Improving Investor Behavior: Show Me Where it Hurts
As we embark on a new year, I want to begin with a couple of salient data points.
- America’s GDP is at a record high of $23 trillion.
- The S&P 500 is at near-record levels at close to 4,700, an all-time high.
- Housing prices are at record highs, along with retail sales.
- American household net worth is at a new high of $150 trillion.
- New business formations are at near-record levels at 440,000.
- There are 10.4 million job openings, and 4.4 million people are confident about quitting and finding a new job (U.S. non-farm quits).
- Hourly wages are up 4.8%, especially for the lowest income brackets.
- Borrowing rates are at near-record lows (10-Year Treasury Bond) at 1.58%.
- In the past 30 years, a 30-year mortgage has gone from 9.90% to 3.10%.
And yet, consumer sentiment has fallen from 100 in 2019 to 66.8. People are not happy with the current state of the economy. Why has confidence fallen by nearly 30% in two years? COVID fears continue to be an issue for businesses and consumers. Inflation is running at 6.22%, the highest level in more than 30 years ($100 in cash will only buy $93.78 in goods and services next year). Supply chain disruptions cause longer lag times (so you pay more and wait longer). Businesses are concerned with labor shortages.
Even with a rising paycheck, people feel inflation. Whether it’s the cost of a can of soup or the price of gasoline, everything feels (and is) more expensive. In early 2020, gasoline was under $2.00 a gallon, and today it’s more than $3.00. That 15-gallon fill-up went from $30 to $45 in a hurry and without warning. Inflation puts a dent in household budgets and a psychological dent in attitudes. While the U.S. economy may be booming, the smaller economy of household budgets and expenses takes a hit.
Rising inflation should come as no surprise. History and basic economics tell us that low-interest rates tend to give way to higher inflation. With more than a decade of the Federal Reserve manipulating interest rates to historical lows, the real surprise is that it has taken this long for inflation to show up. Remember, the Fed was actively seeking higher inflation for several years until COVID hit. Then they pumped 39% more cash into the economy in the form of “stimulus” with no offsetting increase in production. The result is more money chasing the same goods and services, causing higher prices: inflation.
A simple example illustrates this monetary phenomenon. If you have an economy of 10 apples and 10 dollars, the price of each apple is $1.00. When you have 14 dollars in the economy chasing ten apples, the price per apple goes up to $1.40. Boost the money supply by 39%, and inflation is the obvious outcome.
Inflation can also be caused when supply becomes limited, whether intentionally (Keystone Pipeline cancellation) or unintentionally (Suez Canal backlog), the same amount of money is chasing fewer goods and services, again resulting in higher prices. Continuing our illustration, we have $10 chasing eight apples. How do we get out of this jam?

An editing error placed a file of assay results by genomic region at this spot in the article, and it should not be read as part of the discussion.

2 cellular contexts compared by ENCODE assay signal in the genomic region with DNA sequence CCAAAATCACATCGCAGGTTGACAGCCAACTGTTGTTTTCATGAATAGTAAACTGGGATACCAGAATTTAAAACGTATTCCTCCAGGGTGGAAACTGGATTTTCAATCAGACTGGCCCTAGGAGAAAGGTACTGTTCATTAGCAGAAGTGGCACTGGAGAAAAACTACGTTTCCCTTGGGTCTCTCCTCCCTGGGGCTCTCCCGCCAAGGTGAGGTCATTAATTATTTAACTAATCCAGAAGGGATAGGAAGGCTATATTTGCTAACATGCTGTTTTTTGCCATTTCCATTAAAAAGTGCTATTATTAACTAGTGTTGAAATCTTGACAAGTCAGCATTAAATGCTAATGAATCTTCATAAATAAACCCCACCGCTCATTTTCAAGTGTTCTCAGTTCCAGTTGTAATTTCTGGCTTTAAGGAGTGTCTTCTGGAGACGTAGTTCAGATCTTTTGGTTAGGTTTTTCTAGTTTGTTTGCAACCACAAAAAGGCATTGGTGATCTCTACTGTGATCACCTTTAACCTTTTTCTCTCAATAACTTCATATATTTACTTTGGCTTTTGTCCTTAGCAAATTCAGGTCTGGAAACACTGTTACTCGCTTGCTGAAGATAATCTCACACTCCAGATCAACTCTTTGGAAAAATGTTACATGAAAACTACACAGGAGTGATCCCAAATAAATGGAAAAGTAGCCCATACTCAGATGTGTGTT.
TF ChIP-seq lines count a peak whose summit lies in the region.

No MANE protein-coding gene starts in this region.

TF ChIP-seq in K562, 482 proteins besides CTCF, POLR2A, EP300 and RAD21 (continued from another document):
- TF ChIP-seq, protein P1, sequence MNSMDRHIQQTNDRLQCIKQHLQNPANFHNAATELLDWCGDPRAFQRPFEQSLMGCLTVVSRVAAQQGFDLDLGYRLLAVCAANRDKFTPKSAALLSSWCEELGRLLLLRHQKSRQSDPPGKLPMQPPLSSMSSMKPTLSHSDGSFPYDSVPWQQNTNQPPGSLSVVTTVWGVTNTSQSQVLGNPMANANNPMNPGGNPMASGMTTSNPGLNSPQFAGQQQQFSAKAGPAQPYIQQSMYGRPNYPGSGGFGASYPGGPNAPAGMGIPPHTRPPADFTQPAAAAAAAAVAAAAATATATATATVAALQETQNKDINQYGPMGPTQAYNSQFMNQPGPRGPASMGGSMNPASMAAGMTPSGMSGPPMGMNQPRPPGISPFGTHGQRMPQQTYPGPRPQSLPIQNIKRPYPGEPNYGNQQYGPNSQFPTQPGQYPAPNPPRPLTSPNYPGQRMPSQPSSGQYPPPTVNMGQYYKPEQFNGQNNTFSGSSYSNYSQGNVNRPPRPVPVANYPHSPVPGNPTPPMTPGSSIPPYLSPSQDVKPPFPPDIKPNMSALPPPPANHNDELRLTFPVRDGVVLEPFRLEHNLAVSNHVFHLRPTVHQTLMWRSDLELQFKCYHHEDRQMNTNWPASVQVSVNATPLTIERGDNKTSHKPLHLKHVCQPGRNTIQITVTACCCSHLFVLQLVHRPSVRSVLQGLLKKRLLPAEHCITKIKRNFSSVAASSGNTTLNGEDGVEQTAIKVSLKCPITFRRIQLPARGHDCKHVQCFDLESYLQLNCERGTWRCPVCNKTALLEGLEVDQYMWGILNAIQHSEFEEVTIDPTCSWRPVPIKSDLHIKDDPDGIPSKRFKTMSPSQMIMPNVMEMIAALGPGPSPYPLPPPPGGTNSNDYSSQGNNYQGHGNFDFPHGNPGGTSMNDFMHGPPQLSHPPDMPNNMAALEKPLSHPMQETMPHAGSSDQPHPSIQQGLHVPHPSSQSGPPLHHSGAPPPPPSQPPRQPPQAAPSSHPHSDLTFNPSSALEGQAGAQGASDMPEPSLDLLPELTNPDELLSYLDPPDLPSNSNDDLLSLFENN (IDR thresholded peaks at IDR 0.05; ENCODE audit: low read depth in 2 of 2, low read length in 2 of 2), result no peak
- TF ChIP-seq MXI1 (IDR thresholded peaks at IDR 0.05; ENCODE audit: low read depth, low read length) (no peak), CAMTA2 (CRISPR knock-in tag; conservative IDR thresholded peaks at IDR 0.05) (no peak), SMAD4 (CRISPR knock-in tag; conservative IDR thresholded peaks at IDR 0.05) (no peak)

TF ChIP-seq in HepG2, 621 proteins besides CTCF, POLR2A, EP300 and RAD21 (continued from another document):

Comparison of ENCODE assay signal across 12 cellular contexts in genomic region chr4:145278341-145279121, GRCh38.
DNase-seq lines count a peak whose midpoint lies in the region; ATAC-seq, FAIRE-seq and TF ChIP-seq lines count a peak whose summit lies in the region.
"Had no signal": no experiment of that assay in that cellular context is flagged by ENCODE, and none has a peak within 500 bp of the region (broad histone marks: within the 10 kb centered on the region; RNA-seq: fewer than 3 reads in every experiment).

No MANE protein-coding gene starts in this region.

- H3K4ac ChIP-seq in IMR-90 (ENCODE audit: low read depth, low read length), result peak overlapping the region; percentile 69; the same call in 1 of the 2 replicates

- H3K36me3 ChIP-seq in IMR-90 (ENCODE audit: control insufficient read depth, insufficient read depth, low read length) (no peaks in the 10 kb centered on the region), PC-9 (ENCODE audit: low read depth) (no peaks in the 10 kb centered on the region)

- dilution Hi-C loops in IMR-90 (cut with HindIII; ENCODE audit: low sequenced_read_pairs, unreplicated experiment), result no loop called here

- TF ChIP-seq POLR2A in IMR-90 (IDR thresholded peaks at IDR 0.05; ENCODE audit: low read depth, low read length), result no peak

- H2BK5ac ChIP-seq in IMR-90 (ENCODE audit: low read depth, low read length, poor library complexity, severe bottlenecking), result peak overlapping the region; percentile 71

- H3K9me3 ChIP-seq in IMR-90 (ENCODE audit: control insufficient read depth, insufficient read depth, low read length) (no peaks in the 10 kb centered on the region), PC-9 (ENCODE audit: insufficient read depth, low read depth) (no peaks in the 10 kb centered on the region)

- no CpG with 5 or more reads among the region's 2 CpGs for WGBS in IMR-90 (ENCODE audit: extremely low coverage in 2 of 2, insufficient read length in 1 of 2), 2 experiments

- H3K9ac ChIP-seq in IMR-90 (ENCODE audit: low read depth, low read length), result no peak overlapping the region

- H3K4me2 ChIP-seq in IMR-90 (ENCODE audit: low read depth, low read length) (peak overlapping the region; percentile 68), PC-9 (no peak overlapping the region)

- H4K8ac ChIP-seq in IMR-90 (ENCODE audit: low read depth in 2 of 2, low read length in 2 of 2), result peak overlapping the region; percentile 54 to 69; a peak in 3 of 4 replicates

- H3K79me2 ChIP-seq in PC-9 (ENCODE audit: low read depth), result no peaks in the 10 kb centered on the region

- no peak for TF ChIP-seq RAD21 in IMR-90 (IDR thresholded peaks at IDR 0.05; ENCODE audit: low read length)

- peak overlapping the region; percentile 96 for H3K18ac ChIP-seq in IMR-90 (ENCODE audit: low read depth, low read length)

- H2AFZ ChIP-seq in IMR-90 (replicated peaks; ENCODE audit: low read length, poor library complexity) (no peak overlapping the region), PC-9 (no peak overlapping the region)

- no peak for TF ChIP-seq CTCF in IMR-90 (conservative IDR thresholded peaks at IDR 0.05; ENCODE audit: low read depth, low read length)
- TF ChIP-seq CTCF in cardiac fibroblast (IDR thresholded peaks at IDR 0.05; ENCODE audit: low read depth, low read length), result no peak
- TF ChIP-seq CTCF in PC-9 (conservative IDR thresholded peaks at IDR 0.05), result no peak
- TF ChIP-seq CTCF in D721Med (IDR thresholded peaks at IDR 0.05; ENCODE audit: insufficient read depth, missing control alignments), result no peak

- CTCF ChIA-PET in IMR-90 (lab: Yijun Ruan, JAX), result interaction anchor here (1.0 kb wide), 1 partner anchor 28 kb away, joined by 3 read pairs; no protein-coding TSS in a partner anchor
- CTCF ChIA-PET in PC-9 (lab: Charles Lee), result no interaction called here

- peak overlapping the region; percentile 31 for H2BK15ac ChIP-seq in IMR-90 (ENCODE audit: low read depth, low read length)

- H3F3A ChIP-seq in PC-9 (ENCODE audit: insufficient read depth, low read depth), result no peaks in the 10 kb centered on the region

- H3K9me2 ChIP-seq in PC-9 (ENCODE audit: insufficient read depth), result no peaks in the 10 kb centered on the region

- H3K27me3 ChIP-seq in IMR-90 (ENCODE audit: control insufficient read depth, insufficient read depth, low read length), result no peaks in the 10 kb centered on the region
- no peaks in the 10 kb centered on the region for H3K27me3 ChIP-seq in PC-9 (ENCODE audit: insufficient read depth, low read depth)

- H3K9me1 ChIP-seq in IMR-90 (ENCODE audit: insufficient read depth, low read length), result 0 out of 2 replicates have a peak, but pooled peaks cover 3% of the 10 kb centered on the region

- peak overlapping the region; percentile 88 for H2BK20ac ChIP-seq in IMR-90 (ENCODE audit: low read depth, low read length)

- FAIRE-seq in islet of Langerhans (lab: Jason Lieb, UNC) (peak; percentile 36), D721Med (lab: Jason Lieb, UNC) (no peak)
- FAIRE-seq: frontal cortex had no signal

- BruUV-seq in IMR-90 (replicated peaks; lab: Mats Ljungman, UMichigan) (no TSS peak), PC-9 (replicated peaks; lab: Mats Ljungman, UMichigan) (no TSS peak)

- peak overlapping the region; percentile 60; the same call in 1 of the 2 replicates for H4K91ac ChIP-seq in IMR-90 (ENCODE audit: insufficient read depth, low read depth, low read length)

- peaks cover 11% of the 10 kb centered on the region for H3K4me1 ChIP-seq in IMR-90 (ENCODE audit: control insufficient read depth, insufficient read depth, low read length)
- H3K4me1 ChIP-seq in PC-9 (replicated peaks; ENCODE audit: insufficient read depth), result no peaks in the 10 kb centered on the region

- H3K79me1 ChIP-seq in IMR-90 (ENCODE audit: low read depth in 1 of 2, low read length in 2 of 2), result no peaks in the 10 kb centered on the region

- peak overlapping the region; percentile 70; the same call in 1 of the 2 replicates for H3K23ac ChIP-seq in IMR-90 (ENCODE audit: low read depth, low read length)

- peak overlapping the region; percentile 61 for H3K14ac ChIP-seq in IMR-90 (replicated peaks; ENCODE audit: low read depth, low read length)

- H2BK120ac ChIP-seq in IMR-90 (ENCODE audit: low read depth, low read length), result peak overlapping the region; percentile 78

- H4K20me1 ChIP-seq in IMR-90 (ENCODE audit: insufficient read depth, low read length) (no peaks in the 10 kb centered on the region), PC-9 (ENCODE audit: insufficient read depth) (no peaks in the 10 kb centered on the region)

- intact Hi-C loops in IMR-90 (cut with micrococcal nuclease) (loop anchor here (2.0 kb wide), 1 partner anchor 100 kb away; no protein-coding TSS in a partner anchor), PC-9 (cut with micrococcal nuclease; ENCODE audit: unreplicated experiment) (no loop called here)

The typical answer is rebalancing the equation: raising interest rates in an effort to tamper inflation. Mathematically it makes sense but doesn’t always work in the real world. The worst outcome is a high inflation environment unaffected by rising interest rates. That’s how we end up with sky-high mortgage rates akin to those in the 80s. Consumers feel the burden when everything gets more expensive, including the cost of borrowing money.
There is currently a silver lining to rising interest rates; borrowing costs are below the inflation rate. Borrowing money at a rate lower than inflation means every dollar you borrow today is paid back with lower “cost” dollars in the future. On a “real cost, real return” basis, your mortgage currently has a negative interest rate. That’s great for borrowers for whom mortgage debt makes up about 70% of total household debt. In effect, their equity is rising while their borrowing costs are negative. The problem is liquidity: you can’t easily spend your newfound home equity. Equity doesn’t help when the price of goods and services is rising faster than your income. The balance sheet may look good, but your wallet will feel empty.
How long is this likely to continue? We don’t have the capability to forecast with any accuracy (nor does anyone else). However, considering some of the inflationary trends, I believe:
- The supply and demand imbalances will work themselves out, as they always do. When demand exceeds supply, businesses adjust to meet the market.
- Innovation will continue to be a massively deflationary force, as it has for decades.
- Monetary policy will eventually reverse course. Sometimes too late, or too little. Eventually, the Fed gets their policy right, and sometimes after the damage has been done. Paul Volcker taught us this lesson by lowering the money supply and raising interest rates. It was painful, but it worked.
Inflation is a headwind we all face, especially at the levels we’re seeing today. It doesn’t take many years for a 6% inflation rate to dramatically affect a fixed income, whether in retirement or from an employer. A rising income is the only way to ensure your lifestyle remains unaffected. A rising dividend portfolio is one potential method of meeting this goal, and it’s one we favor. A rising income sounds like a “nice to have,” but in reality, it’s more of a “must-have” with inflation chipping away at your spending power. Real inflation is here, and it’s anyone’s guess how long it will stick around. Make sure your plan meets your needs and if not, consider making necessary adjustments to ensure your spending power lasts.